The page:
Must Read: The Scary Risk Associated With Exclusive Breastfeeding Revealed!

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Mar 16, 2017 01:15 PM EDT

In a recent emotional essay published by the Fed is Best Foundation - a parent-led non-profit foundation created to push back against the social pressure to exclusively breastfeed, Jillian Johnson,  Jillian Johnson, who lost her son five years ago after he became so dehydrated that his heart stopped writes about how she feel about exclusive breastfeeding. He spent 15 days on life support before dying.

In the essay, Johnson wrote that despite several consultations with lactation experts and nurses, there was no issue on whether her son was hungry, or that she was not producing enough breast milk to keep him nourished. Johnson revealed that after her son, Landon was born, she and her partner were discharged from the hospital two and a half days later. But after less than 12 hours at home, Landon continued to cry, scream and attempting to feed, he went into cardiac arrest.

However, Johnson was amazed to find out that when she had her second child, Stella did not scream and cry as much as Landon did. Nurses said there was nothing wrong with her, and that Stella was sleeping, breastfeeding and eating normally.

"It was then that I realized that it wasn't normal for a newborn to cry as much as Landon did," she wrote. "He was just crying out from his hunger. But I didn't know. I should've known. I still struggle daily feeling as though I failed him." With this, it is believed that Breastfeeding is not right for everyone.

UNICEF campaign to support exclusive breastfeeding is popularly known worldwide and would be celebrating its 27th anniversary this year. Meanwhile, in the United State, this campaign has led to the growth and adoption of "baby-friendly" notion by hospitals, most of which now encourages breastfeeding as the norm. It also supports community breastfeeding support circles and awareness about the benefits associated with exclusive breastfeeding, which is said to include lower rates of diarrhea, diabetes, infections and Sudden Infant Death Syndrome.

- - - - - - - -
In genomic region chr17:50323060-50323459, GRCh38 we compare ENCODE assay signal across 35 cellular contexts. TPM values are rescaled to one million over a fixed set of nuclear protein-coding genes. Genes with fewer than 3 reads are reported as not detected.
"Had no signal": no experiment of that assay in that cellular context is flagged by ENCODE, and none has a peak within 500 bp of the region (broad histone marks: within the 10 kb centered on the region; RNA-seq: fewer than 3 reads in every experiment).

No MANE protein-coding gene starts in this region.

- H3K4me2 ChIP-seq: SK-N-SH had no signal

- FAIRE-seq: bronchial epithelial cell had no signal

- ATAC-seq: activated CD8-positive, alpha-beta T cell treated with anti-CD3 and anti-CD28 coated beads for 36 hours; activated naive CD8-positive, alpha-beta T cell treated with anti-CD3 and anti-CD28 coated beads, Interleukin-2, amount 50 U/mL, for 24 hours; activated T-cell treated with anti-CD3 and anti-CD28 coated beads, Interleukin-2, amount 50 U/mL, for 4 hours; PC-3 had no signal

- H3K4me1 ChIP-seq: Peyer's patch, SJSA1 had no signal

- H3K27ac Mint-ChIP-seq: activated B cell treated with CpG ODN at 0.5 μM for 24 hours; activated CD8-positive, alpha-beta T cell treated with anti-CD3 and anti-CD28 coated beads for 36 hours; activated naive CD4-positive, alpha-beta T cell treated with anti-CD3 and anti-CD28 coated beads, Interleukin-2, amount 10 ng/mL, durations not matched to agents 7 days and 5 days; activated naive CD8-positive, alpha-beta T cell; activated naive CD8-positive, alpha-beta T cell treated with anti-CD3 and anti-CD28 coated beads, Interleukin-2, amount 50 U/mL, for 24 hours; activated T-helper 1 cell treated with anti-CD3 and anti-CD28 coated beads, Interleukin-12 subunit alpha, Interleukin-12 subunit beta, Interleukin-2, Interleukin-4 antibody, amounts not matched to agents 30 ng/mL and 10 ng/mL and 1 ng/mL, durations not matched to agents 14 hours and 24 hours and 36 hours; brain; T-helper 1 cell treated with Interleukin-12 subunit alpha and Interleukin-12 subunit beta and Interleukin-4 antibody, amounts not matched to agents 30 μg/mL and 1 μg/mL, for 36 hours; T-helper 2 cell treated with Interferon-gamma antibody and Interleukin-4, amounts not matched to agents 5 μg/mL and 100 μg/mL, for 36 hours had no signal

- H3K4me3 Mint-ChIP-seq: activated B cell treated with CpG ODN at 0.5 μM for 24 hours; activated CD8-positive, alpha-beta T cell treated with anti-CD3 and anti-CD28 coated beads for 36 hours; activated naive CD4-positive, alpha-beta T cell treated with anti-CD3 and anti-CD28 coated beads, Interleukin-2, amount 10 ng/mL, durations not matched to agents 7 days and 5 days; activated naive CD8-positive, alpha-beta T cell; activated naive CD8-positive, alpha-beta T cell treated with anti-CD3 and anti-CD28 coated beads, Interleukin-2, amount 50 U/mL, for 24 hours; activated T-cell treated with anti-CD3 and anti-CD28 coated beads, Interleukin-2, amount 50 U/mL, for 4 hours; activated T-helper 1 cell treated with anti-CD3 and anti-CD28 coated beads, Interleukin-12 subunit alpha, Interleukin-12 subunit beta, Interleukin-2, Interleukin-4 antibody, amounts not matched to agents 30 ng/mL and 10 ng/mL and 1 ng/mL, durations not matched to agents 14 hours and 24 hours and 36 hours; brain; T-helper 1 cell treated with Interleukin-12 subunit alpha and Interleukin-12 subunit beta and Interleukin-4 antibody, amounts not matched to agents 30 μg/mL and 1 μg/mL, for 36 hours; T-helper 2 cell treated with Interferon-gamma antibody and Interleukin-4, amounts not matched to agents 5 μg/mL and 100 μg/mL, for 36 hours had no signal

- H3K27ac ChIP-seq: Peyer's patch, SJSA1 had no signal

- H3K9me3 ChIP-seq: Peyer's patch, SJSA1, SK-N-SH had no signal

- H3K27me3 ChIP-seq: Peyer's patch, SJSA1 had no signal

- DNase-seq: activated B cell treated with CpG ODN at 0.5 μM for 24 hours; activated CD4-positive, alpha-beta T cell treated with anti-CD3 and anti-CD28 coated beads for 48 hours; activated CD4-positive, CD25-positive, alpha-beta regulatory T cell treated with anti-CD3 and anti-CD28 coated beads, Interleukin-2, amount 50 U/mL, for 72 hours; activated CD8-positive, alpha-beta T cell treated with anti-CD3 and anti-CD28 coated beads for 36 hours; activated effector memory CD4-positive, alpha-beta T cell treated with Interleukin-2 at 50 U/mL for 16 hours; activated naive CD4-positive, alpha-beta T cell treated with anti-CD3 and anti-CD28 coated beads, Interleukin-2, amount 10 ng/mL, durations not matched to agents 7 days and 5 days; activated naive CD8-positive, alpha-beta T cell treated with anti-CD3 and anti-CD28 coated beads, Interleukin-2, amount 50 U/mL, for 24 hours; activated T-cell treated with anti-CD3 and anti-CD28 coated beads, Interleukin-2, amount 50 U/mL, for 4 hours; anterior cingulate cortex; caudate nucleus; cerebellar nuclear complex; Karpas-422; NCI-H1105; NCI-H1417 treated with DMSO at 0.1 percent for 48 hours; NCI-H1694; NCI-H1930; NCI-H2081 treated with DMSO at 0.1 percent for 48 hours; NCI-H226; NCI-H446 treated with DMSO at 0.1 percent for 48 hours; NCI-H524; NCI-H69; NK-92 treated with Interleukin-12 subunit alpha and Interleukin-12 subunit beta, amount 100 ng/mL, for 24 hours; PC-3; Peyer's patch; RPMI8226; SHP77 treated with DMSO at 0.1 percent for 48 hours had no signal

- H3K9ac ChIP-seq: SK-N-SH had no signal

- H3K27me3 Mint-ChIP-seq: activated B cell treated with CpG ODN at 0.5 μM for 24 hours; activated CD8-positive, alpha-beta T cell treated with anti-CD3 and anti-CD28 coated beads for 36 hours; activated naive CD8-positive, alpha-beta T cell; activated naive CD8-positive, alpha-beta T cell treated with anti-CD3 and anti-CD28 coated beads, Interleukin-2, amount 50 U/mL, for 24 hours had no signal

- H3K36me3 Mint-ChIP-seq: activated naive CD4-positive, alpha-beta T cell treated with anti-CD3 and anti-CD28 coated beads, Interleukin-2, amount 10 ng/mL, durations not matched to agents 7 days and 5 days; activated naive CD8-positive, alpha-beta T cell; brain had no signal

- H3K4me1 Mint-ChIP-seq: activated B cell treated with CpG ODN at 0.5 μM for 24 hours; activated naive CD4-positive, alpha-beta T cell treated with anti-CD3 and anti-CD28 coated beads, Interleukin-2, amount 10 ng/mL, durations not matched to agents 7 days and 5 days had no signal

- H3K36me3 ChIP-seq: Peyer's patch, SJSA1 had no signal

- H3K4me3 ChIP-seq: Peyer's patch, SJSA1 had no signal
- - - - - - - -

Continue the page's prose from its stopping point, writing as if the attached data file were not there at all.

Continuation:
UNICEF'S worldwide awareness campaign is partly motivated by the increasing number of infant deaths in developing countries due to formula mixed with dirty water or dilution of the expensive formula product.  It is reported that only 25 percent of American moms breastfed their infants in 1971, but up to 81 percent, or four of five American newborns, begin their life on the breast by 2016. According to Huffington post, 52 percent of these children were reported to still breastfeed at six months after birth.

On the contrary, for some few new parents who struggle to breastfeed at first, or those who never manage to succeed with the encouraged act, the campaign can be judgmental and unhelpful. In other rare, extreme cases, the campaign and pressure to exclusively breastfeed newborns are said to have resulted in the accidental starvation and dehydration of babies who could not get sufficient nutrition from exclusive breastfeeding, just like Johnson's case, according to Newsdump.

Jillian Johnson's essay is shocking, and it seems to be the last thing one would expect from exclusive breastfeeding effort, which is intended to do what's best for both mothers and babies. Although her case is rare, it is crucial to acknowledge that exclusive breastfeeding simply would not be successful for all mother-baby pairs,  a maternal-fetal medicine physician and medical director of lactation services at University of North Carolina Health Care, Dr. Alison Stuebe said.

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